You still do not understand that you can condem what someone has done WITHOUT supporting the other side. You can support someone and still say that what they did was wrong, that they need help etc. If a person has a drinking problem, is the only way to support that person to assure him that he does not have a drinking problem? My mother have worked with addicts and often they are not helped by telling them that they do not have a problem.
    Their friends and familiy can still support them while condeming what they do and urging that they get help.
    Padme could and should have told Anakin in AotC to get help and tell someone what had happened. That would have made for an intersting and dramtic discussion. Just letting the whole thing drop seems odd.

    In closing Padme could have reacted more strongly and STILL be on Anakins side, she does not have to run out or leave him. She can still support and help Anakin, but making excuses for his behavior is not really helping him.

    As Sistros said, if a person has a serious problem is it really "ratting" to tell them to get help or to tell someone else if they refuse? Also to Sistros, thank you for your kind words.

    Regards
    Nordom


  5. anakinfansince1983 Chosen One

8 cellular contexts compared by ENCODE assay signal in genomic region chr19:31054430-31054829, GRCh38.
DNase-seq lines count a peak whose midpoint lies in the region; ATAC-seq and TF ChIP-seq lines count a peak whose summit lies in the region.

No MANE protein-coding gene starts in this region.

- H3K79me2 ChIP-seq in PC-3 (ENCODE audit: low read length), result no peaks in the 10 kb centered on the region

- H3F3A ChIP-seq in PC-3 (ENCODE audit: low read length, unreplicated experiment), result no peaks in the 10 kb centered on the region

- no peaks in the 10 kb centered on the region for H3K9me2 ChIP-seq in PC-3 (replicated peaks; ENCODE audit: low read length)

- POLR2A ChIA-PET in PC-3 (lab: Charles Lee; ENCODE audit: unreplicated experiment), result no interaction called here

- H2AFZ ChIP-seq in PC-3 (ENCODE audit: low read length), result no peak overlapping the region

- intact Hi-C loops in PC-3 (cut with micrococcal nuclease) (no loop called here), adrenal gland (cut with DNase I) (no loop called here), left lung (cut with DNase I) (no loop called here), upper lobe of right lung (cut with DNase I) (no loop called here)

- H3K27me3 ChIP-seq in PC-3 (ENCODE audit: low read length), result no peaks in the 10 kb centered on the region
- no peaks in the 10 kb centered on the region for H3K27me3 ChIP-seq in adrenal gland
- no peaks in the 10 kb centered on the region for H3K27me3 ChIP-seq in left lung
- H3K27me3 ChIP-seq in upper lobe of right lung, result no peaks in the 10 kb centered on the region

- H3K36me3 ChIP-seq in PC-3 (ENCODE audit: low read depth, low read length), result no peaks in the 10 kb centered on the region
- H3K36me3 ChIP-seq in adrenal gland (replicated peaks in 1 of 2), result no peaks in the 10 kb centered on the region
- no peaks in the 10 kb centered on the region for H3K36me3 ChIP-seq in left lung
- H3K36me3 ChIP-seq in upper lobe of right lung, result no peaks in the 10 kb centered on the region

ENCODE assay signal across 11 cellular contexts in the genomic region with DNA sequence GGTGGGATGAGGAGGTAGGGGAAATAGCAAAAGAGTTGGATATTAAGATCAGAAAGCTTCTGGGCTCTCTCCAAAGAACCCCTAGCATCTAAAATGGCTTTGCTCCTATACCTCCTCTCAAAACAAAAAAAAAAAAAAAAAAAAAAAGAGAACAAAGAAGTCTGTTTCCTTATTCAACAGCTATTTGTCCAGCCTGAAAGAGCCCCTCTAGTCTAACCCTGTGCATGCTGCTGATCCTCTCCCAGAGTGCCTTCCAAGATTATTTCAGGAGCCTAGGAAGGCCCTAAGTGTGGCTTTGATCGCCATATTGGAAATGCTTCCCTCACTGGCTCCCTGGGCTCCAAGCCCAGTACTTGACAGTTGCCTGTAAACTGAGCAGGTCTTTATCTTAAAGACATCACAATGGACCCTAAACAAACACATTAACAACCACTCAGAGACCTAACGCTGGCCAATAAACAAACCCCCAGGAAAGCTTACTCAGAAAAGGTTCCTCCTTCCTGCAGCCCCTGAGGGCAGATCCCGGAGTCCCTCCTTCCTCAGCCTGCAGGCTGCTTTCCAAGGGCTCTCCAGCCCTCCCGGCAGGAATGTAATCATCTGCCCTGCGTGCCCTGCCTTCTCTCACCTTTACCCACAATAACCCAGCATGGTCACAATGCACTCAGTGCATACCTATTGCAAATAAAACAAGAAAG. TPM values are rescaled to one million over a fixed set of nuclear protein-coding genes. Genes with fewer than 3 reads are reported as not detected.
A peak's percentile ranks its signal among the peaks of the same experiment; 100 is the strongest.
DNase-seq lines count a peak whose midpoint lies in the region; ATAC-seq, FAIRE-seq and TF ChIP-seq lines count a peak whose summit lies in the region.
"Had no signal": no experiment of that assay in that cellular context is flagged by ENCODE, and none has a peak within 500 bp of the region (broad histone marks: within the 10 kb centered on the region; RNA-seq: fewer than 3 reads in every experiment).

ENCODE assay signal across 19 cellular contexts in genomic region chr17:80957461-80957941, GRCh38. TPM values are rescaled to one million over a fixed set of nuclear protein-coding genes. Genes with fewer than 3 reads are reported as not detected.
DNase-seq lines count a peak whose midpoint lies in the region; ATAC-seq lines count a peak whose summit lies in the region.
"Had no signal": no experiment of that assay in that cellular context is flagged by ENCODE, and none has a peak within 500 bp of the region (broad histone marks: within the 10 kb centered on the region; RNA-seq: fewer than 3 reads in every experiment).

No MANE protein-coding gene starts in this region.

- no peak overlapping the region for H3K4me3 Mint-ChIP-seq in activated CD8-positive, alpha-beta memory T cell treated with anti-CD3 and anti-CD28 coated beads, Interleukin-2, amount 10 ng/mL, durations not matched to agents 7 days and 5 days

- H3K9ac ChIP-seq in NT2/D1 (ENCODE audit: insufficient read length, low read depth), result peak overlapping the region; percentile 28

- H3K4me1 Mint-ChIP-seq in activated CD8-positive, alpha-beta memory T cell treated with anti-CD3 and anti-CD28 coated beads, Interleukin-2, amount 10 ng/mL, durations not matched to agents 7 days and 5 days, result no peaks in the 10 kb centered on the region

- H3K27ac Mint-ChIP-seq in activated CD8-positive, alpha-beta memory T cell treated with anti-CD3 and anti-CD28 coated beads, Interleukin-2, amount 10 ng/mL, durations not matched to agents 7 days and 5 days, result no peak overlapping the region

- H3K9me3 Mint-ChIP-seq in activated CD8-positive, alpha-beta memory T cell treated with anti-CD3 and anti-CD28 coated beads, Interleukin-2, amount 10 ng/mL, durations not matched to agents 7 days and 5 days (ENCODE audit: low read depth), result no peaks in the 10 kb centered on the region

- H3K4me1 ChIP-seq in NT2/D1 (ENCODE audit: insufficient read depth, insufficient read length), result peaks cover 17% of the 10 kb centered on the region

Member Since:
    Mar 4, 2011
    star 7
    I don't disagree with you there, but I think she "let the whole thing drop" because they got a wee bit distracted afterwards with the war starting. And the Lars garage--immediately after the whole thing happened--was not the place for such a discussion. Using the alcoholism analogy you all are using, the middle of an alcoholic rage is not the time to encourage the alcoholic to get help.

    And Padme understanding why Anakin completely lost his **** is not "making excuses for his behavior." There is a difference between "excuses" and "reasons."

    Yes, it would be "ratting" to go to that friend's boss, knowing that the friend would probably be disciplined or fired. And Padme had no reason to assume that the Jedi would offer Anakin any sort of psychological help, which is what he needed. They had never offered him any for being separated from his mother, although that obviously affected him.